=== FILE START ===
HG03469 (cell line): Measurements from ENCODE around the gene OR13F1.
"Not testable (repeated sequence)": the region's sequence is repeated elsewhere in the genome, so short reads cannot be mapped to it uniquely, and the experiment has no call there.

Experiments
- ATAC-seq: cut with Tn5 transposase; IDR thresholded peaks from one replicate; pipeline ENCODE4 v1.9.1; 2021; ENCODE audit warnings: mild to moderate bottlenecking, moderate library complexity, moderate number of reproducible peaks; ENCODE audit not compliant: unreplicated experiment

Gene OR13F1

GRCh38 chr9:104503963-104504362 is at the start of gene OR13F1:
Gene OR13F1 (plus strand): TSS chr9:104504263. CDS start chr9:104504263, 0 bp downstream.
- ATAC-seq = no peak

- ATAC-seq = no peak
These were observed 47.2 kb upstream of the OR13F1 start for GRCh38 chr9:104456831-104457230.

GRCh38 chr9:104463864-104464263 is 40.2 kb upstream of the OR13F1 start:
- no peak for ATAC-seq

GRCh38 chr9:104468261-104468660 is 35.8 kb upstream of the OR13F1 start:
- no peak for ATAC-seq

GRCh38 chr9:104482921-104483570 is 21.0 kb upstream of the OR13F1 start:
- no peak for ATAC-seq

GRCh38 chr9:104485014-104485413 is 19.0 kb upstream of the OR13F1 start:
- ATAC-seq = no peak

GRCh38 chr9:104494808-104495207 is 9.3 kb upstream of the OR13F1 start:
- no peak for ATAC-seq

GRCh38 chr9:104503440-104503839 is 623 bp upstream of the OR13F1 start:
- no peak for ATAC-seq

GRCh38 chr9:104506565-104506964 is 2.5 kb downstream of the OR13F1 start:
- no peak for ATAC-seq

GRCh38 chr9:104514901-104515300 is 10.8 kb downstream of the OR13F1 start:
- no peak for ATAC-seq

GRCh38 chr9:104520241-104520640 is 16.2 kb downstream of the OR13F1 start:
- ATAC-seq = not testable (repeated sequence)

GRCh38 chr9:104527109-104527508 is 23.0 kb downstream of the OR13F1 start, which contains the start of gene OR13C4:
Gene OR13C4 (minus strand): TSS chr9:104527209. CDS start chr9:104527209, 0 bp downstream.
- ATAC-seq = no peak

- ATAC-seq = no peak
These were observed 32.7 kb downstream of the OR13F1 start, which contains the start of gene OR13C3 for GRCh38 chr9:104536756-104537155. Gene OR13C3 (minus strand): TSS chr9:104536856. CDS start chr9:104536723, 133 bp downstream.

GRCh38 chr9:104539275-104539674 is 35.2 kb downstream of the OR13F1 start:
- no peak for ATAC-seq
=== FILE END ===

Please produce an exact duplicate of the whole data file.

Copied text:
HG03469 (cell line): Measurements from ENCODE around the gene OR13F1.
"Not testable (repeated sequence)": the region's sequence is repeated elsewhere in the genome, so short reads cannot be mapped to it uniquely, and the experiment has no call there.

Experiments
- ATAC-seq: cut with Tn5 transposase; IDR thresholded peaks from one replicate; pipeline ENCODE4 v1.9.1; 2021; ENCODE audit warnings: mild to moderate bottlenecking, moderate library complexity, moderate number of reproducible peaks; ENCODE audit not compliant: unreplicated experiment

Gene OR13F1

GRCh38 chr9:104503963-104504362 is at the start of gene OR13F1:
Gene OR13F1 (plus strand): TSS chr9:104504263. CDS start chr9:104504263, 0 bp downstream.
- ATAC-seq = no peak

- ATAC-seq = no peak
These were observed 47.2 kb upstream of the OR13F1 start for GRCh38 chr9:104456831-104457230.

GRCh38 chr9:104463864-104464263 is 40.2 kb upstream of the OR13F1 start:
- no peak for ATAC-seq

GRCh38 chr9:104468261-104468660 is 35.8 kb upstream of the OR13F1 start:
- no peak for ATAC-seq

GRCh38 chr9:104482921-104483570 is 21.0 kb upstream of the OR13F1 start:
- no peak for ATAC-seq

GRCh38 chr9:104485014-104485413 is 19.0 kb upstream of the OR13F1 start:
- ATAC-seq = no peak

GRCh38 chr9:104494808-104495207 is 9.3 kb upstream of the OR13F1 start:
- no peak for ATAC-seq

GRCh38 chr9:104503440-104503839 is 623 bp upstream of the OR13F1 start:
- no peak for ATAC-seq

GRCh38 chr9:104506565-104506964 is 2.5 kb downstream of the OR13F1 start:
- no peak for ATAC-seq

GRCh38 chr9:104514901-104515300 is 10.8 kb downstream of the OR13F1 start:
- no peak for ATAC-seq

GRCh38 chr9:104520241-104520640 is 16.2 kb downstream of the OR13F1 start:
- ATAC-seq = not testable (repeated sequence)

GRCh38 chr9:104527109-104527508 is 23.0 kb downstream of the OR13F1 start, which contains the start of gene OR13C4:
Gene OR13C4 (minus strand): TSS chr9:104527209. CDS start chr9:104527209, 0 bp downstream.
- ATAC-seq = no peak

- ATAC-seq = no peak
These were observed 32.7 kb downstream of the OR13F1 start, which contains the start of gene OR13C3 for GRCh38 chr9:104536756-104537155. Gene OR13C3 (minus strand): TSS chr9:104536856. CDS start chr9:104536723, 133 bp downstream.

GRCh38 chr9:104539275-104539674 is 35.2 kb downstream of the OR13F1 start:
- no peak for ATAC-seq